Pulling support for Peacekeepers comes in the wake of Washington’s decision to cut troops across the continent by 10%, including half of those fighting terrorism in West Africa. This troubles those following the rise of Boko Haram in Nigeria.

Overall, we can think of this as a privatization of African relations—pulling humanitarian and military aid in favor of increasing business and trade.

On a final note, it would be odd for the White House to announce an “Asia” policy or a “Europe” policy, for there is clearly too much diversity within those regions to take pan-continental approaches. Yet, that is exactly what President Trump intends with Africa. An overgeneralization of the continent is bad for politics, and for the business relationships the President hopes to build as well.

First-Time Podcaster: “Just a Chat about Africa”

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Consider this podcast a quirky bucket list item completed for me. Another international relations scholar and I recorded a conversation we had about African history and politics, largely about history, and here it is. Discussion spans most of the continent south of the Sahara. It runs for an hour but we actually ran out of time before we could talk about gender and some other social issues, so perhaps another episode will be in the works. Fair warning that I have no podcasting or editing experience, so it really is just two friends chatting. I am a first-time user of this platform, so please let me know if the link below doesn’t work for you. Happy listening.

 

 

 

Also, you can find the podcast on Spotify, RadioPublic, and Breaker.

Four Cases of Conflict Over Resources: #4 Social Contract Failure in Nigeria

This is the final case study of four, including Rwanda, Sierra Leone, and Liberia, that demonstrates one of many explanations for conflict. Social theory in a nutshell: We follow laws and pay taxes and do what the government says in exchange for protections, services, and good leadership by the government. When the government doesn’t follow through on its end of the deal, citizens don’t follow through on theirs. See more below on how this impacts the Niger Delta oil conflict.

Social Contract Failure Hypothesis (Stewart, 2002): This explanation for conflict derives from the view that social stability is based on a hypothetical social contract between the people and the government. People accept state authority so long as the state delivers services and provides reasonable economic conditions (e.g. employment and incomes). With economic stagnation or decline, and worsening state services, the social contract breaks down and violence results. Hence, high and rising levels of poverty and a decline in state services would be expected to cause conflict. In many African countries, social contract failure takes the form of neo-patrimonalism, which means power comes from a single leader. Corruption, often organized along kinship ties to control networks and resources, destabilizes the state and causes conflict.

The incidence of conflict is higher among countries with low per capita incomes, life expectancy, and economic growth. However, many statistical studies of the association between vertical income distribution and conflict produce differing results. It has been suggested that funding programs from the International Monetary Fund—usually associated with cuts in government services—cause conflicts, but neither statistical nor case study evidence supports this, perhaps because countries on the verge of conflict do not generally qualify for such programs.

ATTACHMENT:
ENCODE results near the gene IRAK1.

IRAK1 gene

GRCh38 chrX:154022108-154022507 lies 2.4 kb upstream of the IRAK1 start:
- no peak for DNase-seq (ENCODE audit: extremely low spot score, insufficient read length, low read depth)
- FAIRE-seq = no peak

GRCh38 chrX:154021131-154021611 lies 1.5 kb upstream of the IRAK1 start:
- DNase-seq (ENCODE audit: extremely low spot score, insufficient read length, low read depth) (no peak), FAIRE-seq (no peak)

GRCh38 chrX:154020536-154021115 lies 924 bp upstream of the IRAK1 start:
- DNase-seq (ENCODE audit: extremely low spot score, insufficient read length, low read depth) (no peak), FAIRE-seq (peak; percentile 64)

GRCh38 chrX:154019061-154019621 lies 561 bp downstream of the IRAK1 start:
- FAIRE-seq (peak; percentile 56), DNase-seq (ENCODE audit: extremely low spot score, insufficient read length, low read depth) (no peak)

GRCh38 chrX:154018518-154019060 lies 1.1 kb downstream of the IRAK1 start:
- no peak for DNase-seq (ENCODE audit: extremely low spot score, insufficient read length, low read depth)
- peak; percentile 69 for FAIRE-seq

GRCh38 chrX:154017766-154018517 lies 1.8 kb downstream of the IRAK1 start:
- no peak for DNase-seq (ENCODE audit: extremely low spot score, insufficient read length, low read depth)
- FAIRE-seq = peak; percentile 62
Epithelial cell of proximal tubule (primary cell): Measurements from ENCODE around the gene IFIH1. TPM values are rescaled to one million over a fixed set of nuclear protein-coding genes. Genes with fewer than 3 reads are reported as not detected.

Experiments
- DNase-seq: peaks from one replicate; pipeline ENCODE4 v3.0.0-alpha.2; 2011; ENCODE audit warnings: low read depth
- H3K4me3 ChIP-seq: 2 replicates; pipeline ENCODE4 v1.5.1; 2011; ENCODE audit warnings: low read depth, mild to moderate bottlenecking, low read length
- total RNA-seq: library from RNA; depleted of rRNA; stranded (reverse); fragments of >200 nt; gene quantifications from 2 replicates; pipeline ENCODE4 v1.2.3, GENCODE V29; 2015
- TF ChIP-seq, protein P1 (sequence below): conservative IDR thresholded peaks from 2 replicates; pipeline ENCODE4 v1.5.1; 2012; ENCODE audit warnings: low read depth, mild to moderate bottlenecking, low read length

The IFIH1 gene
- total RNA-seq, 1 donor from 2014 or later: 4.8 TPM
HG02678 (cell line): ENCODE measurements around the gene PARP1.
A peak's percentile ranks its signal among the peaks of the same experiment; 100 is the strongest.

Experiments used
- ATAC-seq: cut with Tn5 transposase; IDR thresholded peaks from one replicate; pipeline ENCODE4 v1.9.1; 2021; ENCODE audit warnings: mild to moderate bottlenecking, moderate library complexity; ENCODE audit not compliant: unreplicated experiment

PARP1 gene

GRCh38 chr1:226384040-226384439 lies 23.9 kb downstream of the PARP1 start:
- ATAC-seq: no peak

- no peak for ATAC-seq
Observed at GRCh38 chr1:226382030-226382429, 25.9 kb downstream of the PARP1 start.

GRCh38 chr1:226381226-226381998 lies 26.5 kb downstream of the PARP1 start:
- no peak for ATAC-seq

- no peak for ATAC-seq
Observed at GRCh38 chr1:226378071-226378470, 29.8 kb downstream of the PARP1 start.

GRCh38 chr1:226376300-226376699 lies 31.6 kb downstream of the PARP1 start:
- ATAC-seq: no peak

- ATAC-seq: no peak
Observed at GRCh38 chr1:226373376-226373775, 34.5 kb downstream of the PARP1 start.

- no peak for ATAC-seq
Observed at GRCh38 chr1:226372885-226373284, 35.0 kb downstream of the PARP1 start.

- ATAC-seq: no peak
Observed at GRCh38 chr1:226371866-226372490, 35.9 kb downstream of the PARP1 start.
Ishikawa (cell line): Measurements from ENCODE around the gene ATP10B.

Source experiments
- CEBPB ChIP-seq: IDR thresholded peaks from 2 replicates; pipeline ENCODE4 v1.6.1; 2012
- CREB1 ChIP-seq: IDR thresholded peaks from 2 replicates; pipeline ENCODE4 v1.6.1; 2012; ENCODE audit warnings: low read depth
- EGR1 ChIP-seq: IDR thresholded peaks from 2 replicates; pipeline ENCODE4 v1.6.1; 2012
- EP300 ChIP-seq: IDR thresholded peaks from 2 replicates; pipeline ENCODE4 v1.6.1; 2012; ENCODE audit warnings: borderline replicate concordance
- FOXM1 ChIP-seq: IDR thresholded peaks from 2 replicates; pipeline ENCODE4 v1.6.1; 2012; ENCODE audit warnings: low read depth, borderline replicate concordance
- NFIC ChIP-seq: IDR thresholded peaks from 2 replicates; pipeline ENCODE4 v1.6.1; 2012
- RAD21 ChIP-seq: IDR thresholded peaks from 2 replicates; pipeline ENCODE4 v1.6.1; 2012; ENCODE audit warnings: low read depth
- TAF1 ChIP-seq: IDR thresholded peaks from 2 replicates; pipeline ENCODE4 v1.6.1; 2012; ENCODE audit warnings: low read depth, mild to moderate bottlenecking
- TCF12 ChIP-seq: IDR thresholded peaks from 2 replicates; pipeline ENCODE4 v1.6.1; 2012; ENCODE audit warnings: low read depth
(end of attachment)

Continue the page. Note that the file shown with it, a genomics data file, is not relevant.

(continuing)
My Relatively Quick Summary of the Ongoing Niger Delta Oil Conflict: When oil was discovered shortly before Nigerian independence in 1960, it was heralded as key to the new nation’s economic future. Nigerians living in the fertile fishing and agricultural southern region of the Niger Delta, the epicenter of oil operations and home to ¼ of the country’s population, waited decades for the newfound oil wealth to trickle down and improve their quality of life. Instead, they became slowly aggrieved by oil companies’ widespread environmental degradation in the form of oil spills on farmlands and fishing waters and gas flares that pollute the air. Oil companies also failed to fulfill the contractual promise of employment that had initially been introduced to get local support for oil extraction and the federal government (FG) did little to secure those local jobs. There was little to no improvement in community infrastructure in the form of schools, hospitals, or electricity for the average Niger Deltan, despite the government’s campaigns advertising oil as the key to a more prosperous future. The federal government entered into a joint venture with foreign oil companies such as Chevron and Shell, so oil profits went largely into the national coffer and very little revenue trickled down to benefit oil-producing southern states. This continued poverty is seen as an example of the resource curse or the paradox of plenty, in which natural resources do not lead to economic development for democratically-weak states. Niger Deltans, largely of the Ijaw and Ogoni tribes, continued to be politically marginalized while power over oil decisions and profits remained in the hands of the non-oil holding majority ethnic groups such as the Yoruba and the Igbos. So, although the issues being debated have to do with poverty and fair revenue sharing by the government, the conflict is also informed by long-standing ethnic questions of self-determination.